Feb 23, 2018 by Rebecca Martin

The 3-Step Method to Planning Good Event Goals

Defining clear goals for an event can be a bit like warming up before a big run. You know it’s healthy, but you’re probably tempted to skip it anyway.

When you start planning an event, especially on a tight deadline, you likely want to get directly into the venues, invitations, guest lists, and all the other big items fighting for attention.

That’s a surefire way to end up mired in details that aren’t making the best use of your time.

Defining goals helps you and your team always be moving toward a central objective. And even better, well-defined goals mean you can measure the results.

Here’s the streamlined way to set your goals.

Step 1: Define before refining

Start the process by asking yourself a deceptively simple question:

If this event didn’t happen, why would it be an issue?

Then ask why. Maybe it’s an annual gala, so you think if it didn’t happen, sponsors would be upset, and supporters would be disappointed. But really, the sponsors are probably upset because they’re losing valuable airtime and brand recognition, and supporters are disappointed because they feel excluded and are losing interest in your work.

If this event didn’t happen, why would it be an issue?

When beginning the brainstorming and collaboration process with your team members, establish an environment where team members feel confident contributing unique and sometimes conflicting ideas. Healthy challenges from within can help refine your event’s purpose.

In a professional world where having everyone in a central office five days a week is increasingly uncommon, getting everyone together for a brainstorming workshop might sound like a nightmare, but it doesn’t have to be. Effective collaboration is possible even when working with remote teams.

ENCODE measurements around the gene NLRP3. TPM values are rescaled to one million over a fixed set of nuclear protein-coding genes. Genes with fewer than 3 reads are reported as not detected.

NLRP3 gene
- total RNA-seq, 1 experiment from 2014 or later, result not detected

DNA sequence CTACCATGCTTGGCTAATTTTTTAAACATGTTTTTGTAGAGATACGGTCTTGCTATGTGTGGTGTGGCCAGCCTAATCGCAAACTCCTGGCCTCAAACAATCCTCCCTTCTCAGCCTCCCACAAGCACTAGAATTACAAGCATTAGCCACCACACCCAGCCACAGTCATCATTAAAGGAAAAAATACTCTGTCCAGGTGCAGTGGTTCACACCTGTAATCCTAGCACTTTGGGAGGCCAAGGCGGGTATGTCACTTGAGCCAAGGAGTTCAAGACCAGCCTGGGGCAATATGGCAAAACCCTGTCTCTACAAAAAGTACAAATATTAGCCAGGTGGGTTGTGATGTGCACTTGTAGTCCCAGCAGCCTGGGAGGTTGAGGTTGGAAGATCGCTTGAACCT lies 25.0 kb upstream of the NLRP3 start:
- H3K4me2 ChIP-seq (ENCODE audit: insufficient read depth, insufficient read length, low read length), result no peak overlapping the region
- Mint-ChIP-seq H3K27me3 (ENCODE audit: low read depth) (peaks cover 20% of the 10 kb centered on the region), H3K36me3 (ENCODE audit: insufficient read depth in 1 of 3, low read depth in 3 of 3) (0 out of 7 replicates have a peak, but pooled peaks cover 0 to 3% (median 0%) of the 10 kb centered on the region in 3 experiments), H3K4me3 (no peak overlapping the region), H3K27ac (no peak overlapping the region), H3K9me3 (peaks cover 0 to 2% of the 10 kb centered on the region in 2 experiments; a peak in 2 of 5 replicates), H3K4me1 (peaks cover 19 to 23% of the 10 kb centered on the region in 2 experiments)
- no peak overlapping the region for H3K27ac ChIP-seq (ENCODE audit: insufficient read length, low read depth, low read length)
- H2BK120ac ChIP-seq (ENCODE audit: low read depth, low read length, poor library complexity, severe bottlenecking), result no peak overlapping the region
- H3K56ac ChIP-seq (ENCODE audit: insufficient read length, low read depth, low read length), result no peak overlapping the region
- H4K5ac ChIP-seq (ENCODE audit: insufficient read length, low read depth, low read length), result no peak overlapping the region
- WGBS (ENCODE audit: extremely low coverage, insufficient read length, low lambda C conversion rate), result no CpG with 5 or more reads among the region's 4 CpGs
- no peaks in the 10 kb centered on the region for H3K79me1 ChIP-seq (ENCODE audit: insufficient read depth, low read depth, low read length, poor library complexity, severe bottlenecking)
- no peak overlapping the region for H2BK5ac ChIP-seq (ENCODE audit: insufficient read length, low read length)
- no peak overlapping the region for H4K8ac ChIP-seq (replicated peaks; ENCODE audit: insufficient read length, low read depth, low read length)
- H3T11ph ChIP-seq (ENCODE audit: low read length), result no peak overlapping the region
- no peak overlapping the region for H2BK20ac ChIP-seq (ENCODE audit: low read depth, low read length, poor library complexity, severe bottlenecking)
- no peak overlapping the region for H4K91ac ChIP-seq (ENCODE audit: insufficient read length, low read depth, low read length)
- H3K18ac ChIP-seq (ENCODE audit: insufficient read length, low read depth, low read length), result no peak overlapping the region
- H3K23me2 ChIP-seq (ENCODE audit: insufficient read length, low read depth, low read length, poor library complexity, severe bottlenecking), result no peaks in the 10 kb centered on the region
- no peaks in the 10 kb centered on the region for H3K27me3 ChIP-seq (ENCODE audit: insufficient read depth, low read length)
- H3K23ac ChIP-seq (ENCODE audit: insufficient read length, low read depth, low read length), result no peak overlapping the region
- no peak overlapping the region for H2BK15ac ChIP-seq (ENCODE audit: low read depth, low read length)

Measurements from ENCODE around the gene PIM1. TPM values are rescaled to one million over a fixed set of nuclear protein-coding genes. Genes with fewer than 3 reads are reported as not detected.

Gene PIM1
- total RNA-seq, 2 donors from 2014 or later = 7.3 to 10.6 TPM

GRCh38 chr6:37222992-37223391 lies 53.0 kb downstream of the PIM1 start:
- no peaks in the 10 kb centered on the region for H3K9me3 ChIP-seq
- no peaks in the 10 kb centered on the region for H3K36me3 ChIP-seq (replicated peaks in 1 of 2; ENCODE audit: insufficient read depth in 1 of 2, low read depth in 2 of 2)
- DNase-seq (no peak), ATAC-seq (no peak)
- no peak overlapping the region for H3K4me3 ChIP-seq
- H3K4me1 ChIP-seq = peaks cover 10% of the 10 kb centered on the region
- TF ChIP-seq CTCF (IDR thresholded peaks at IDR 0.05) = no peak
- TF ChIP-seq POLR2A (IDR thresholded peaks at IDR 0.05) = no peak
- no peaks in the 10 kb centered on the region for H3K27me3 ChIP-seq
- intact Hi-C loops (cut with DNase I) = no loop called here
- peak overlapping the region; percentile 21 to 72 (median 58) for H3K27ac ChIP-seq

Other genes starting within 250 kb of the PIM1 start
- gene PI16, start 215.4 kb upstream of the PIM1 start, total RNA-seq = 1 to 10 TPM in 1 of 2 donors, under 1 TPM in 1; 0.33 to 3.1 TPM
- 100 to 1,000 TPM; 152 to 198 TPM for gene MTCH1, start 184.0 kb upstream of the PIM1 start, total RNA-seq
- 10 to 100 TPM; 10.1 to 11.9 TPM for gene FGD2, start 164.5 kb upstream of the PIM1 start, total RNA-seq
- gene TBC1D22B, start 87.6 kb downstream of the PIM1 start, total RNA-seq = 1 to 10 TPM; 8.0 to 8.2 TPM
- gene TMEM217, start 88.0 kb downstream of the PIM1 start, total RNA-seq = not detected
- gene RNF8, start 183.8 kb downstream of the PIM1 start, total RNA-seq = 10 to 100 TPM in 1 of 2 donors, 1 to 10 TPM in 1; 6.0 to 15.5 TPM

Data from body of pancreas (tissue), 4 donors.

Step 2: Measure SMART, not hard

You’ve collaborated with your team and are feeling confident about the event’s key purpose. Now it’s time to translate that into goals and make them SMART.

  • Specific
  • Measurable
  • Achievable
  • Relevant
  • Time-bound

By framing your purpose SMARTly, you begin creating smaller, more manageable tasks for your team. Furthermore, any uncertainties regarding your purpose will be clarified here.

If the purpose can’t be broken down into SMART goals it’s probably not clearly defined in the first place.

Taking the time to think SMART before getting into the tasks themselves will allow you to maximize your team’s workflow.

Step 3: Work around strengths, not weaknesses

We all have a few areas where we shine and others that we’d like to avoid entirely.

When deciding who’s responsible for what, have everyone (including yourself!) honestly consider their personal strengths and areas of confidence for the event.

While these strong points may be related to technical expertise, also consider the less tangible elements that can contribute to the overall success, like outside knowledge and passions. Is the feature of your dinner a musical performance from a guest artist, and one of your teammates happens to be a musician? They might just have some unique insight on VIP relations with the artist.

Cultivate and encourage passion. It’s infectious.

Clear goals may seem optional, and it’s easier to rely on gut feelings and instincts. But as the standards of professional events rise, and expectations from leadership and guests grow in turn, you need all the reliable tools to produce and measure success you can use.

A clear sense of purpose sets the stage for effective, goal-centered planning. And that’s what helps produce a stand-out event.